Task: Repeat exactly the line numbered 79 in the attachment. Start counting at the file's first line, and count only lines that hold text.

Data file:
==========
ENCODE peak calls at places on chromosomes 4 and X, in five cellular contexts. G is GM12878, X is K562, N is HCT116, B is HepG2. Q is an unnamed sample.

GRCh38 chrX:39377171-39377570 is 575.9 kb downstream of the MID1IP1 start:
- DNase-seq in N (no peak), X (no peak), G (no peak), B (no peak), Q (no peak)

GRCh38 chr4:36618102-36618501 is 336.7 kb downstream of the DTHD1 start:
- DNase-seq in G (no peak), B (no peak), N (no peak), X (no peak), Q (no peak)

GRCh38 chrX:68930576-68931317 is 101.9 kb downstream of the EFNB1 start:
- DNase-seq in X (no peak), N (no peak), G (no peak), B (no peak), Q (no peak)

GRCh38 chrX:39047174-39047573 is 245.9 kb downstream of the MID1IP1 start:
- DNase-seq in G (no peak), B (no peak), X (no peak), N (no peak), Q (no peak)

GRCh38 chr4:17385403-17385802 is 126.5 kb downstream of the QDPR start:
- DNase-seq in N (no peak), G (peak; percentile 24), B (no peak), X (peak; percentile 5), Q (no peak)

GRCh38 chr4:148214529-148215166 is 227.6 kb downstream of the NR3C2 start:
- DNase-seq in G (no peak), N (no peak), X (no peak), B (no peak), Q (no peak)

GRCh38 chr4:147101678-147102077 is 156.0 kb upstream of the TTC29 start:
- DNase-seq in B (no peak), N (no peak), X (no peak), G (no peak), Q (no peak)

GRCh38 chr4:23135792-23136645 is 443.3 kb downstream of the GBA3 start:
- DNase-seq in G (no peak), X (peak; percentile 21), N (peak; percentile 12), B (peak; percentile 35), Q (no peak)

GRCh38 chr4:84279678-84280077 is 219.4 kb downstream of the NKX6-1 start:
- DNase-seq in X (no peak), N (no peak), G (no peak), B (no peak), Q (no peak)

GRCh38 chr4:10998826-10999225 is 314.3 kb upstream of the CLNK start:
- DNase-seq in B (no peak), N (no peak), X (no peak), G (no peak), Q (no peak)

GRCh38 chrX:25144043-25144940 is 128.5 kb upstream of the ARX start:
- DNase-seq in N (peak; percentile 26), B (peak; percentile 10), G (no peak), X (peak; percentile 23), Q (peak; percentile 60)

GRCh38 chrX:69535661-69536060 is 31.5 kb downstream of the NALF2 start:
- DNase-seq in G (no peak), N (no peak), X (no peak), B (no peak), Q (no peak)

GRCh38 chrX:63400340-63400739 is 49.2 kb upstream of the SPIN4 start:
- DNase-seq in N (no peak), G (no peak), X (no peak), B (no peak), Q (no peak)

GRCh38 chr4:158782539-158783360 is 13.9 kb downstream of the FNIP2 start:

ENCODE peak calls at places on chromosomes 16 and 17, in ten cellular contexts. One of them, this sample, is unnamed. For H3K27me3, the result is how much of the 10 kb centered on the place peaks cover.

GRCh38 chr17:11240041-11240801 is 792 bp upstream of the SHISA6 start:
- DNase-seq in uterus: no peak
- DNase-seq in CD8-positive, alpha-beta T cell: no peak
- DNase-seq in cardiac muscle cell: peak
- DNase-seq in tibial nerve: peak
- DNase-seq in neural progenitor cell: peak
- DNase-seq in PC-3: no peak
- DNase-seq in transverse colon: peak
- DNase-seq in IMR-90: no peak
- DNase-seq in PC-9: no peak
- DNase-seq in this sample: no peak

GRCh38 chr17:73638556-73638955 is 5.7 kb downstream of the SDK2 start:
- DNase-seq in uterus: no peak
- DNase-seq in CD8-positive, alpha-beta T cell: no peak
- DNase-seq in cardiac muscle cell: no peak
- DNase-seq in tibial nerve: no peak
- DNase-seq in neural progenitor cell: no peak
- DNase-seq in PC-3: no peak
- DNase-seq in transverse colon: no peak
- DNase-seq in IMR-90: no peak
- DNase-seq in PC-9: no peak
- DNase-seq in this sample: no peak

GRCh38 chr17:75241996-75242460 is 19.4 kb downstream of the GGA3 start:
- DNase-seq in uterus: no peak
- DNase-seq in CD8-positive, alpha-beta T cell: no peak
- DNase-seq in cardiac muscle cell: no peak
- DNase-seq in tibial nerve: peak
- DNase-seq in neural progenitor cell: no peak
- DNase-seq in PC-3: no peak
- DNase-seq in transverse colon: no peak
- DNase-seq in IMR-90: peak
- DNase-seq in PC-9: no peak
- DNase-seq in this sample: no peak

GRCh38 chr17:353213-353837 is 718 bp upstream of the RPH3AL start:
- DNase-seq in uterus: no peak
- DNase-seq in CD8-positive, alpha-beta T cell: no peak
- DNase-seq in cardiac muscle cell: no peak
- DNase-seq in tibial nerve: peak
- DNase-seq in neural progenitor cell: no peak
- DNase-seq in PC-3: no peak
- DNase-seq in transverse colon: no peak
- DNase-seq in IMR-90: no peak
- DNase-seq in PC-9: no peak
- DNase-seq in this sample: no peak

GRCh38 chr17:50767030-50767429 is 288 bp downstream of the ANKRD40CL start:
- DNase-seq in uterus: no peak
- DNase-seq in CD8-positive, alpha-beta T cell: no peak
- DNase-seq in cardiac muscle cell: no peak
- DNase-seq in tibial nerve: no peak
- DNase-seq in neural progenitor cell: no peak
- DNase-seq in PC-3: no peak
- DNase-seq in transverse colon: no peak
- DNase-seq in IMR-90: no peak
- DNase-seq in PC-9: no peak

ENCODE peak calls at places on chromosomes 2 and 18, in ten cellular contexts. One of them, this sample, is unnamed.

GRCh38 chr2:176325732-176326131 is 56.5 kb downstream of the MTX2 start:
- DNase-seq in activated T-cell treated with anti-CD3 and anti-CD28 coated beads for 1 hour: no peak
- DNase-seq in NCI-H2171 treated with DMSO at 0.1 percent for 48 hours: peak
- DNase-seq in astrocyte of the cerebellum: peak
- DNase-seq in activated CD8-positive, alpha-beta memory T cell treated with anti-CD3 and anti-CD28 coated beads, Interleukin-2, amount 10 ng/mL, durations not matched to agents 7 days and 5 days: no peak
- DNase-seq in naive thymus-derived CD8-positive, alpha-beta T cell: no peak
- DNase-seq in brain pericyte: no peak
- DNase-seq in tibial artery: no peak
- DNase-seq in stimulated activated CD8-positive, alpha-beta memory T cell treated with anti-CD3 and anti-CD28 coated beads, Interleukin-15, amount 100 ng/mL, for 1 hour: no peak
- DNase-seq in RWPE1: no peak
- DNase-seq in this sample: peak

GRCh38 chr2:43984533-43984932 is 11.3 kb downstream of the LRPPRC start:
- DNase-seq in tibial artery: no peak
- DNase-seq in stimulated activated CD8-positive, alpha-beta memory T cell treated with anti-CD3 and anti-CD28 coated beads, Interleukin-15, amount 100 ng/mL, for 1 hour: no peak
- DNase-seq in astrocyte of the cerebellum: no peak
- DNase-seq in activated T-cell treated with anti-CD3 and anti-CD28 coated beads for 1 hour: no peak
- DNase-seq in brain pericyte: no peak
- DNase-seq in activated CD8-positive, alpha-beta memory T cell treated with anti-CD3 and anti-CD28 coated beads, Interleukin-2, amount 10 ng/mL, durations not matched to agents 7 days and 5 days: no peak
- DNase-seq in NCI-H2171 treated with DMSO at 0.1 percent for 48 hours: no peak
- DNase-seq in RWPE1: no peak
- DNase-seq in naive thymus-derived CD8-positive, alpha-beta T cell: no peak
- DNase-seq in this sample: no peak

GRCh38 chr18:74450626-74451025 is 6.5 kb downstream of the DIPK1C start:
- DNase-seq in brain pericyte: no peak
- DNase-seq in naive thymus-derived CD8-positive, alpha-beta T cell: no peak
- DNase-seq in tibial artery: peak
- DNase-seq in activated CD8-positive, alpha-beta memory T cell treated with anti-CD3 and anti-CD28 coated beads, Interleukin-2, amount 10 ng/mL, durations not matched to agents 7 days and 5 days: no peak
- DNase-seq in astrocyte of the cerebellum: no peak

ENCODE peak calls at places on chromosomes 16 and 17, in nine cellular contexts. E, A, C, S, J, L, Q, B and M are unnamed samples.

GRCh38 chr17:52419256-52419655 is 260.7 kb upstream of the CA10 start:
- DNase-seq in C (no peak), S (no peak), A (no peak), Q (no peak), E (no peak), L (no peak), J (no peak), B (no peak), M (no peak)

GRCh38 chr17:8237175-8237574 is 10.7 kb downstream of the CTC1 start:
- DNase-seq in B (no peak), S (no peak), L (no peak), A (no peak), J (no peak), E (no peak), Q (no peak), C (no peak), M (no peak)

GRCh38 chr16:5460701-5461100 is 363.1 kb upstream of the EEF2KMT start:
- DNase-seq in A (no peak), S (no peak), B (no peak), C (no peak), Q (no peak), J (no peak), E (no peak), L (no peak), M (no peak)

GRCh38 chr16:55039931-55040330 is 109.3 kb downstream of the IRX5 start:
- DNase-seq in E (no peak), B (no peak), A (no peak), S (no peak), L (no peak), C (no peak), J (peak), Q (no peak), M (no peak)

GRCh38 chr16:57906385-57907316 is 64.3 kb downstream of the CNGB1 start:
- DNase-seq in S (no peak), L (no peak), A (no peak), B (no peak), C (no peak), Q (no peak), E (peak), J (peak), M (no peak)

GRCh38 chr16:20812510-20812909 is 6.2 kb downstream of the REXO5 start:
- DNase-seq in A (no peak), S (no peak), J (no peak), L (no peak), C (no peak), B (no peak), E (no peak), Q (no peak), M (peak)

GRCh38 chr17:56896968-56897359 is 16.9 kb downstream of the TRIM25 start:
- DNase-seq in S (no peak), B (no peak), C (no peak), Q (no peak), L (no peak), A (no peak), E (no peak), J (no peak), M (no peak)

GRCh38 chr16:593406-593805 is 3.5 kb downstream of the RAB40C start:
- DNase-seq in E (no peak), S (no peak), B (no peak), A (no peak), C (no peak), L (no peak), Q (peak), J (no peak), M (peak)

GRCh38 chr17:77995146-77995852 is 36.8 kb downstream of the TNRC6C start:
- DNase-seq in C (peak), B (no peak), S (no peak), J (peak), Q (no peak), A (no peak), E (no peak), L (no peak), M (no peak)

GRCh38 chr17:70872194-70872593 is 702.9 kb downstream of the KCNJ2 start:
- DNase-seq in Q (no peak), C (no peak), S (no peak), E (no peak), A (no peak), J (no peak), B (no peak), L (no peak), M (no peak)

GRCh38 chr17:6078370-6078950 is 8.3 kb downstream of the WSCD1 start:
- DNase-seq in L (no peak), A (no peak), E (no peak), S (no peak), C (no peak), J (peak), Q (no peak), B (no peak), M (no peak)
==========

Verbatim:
- DNase-seq in neural progenitor cell: no peak